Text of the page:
Thursday, February 9, 2012

FDA Warning on Long Term Proton Pump Inhibitor Drugs

Proton pump inhibitors are very powerful inhibitor of acid secretion in stomach and can lower the acidity (PH) inside stomach to a great extent.
The patients of gastroesophageal reflux (GERD) disease, almost get addicted to this drug because it gives them relief from considerable discomfort, the heart burn or burning sensation inside the chest with reflux of contents of stomach.
But, continuous use of it can land the person in a lot of problem as acid in stomach can not kill the invading microbes; for which it is meant for.
The FDA warned today (08.02.2012) that use of proton pump inhibitors (PPIs) may increase the risk of Clostridium difficile associated diarrhoea, a hard to treat diarrhoeal condition.

Deutsch: Clostridium difficile angereichert au...
Image via Wikipedia; C. difficile
Taking broad spectrum antibiotics can kill the friendly bacteria present in the gut micro-flora to dis-balance the normal micro-environment. Broad spectrum antibiotics and PPI combination may cause havoc in the gut micro-flora.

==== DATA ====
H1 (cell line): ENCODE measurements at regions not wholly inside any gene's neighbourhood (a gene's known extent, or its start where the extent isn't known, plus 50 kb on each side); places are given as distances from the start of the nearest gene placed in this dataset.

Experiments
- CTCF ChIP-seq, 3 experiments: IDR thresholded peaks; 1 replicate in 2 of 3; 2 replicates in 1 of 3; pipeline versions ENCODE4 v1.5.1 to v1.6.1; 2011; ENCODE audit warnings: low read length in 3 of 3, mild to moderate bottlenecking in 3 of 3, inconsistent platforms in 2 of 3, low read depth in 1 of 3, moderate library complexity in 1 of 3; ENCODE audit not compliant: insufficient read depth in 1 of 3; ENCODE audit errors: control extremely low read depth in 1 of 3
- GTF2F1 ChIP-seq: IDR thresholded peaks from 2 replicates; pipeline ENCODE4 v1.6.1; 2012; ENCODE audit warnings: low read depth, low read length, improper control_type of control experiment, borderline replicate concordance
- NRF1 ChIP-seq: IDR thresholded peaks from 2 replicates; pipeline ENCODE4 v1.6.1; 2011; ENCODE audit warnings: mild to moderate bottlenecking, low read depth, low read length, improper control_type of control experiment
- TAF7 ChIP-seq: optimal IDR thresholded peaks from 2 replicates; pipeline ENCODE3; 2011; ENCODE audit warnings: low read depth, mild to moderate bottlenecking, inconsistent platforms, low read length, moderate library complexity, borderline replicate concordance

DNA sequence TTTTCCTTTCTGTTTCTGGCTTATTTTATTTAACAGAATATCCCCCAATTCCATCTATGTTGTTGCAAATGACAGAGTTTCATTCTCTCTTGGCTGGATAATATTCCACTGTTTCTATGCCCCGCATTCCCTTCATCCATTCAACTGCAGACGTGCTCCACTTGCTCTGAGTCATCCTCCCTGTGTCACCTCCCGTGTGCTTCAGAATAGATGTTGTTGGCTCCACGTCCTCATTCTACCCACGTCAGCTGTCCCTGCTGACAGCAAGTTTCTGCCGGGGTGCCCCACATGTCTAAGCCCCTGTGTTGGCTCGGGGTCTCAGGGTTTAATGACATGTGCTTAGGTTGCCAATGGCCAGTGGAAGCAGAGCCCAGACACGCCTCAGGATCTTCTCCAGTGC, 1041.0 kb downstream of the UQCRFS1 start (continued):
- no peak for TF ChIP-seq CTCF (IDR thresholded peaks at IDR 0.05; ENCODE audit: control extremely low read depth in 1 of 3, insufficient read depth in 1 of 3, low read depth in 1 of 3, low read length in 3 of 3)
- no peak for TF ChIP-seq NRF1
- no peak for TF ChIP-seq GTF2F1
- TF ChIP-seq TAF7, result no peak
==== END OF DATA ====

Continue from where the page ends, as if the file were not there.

The FDA advised healthcare providers to consider a diagnosis of C. difficile-associated diarrhoea if patients taking PPIs present with diarrhoea that is not improving and said patients should take the lowest dose of PPI for the shortest time possible to improve the condition being treated.
The agency is working with the drug makers to modify the labels to include the possible risk of C. difficile-associated diarrhoea.
The warning applies to the following PPIs, both prescription and over-the-counter:
  • rabeprazole sodium
  • dexlansoprazole
  • esomeprazole magnesium
  • omeprazole
  • lansoprazole
  • pantoprazole
PPIs have been associated with other adverse events in the past, including resistance to clopidogrel (Blood thinning agent), low magnesium levels resulting in a greater risk of leg spasms, arrhythmias (Irregularity in heart beat), and seizures; greater risk of osteoporotic fractures (Thinned bone) from chronic use; and cardiac birth defects when used during pregnancy.
The FDA is also reviewing the possible risk of in C. difficile-associated diarrhea in users of another class of acid suppressing medications, the histamine H2 receptor blockers.

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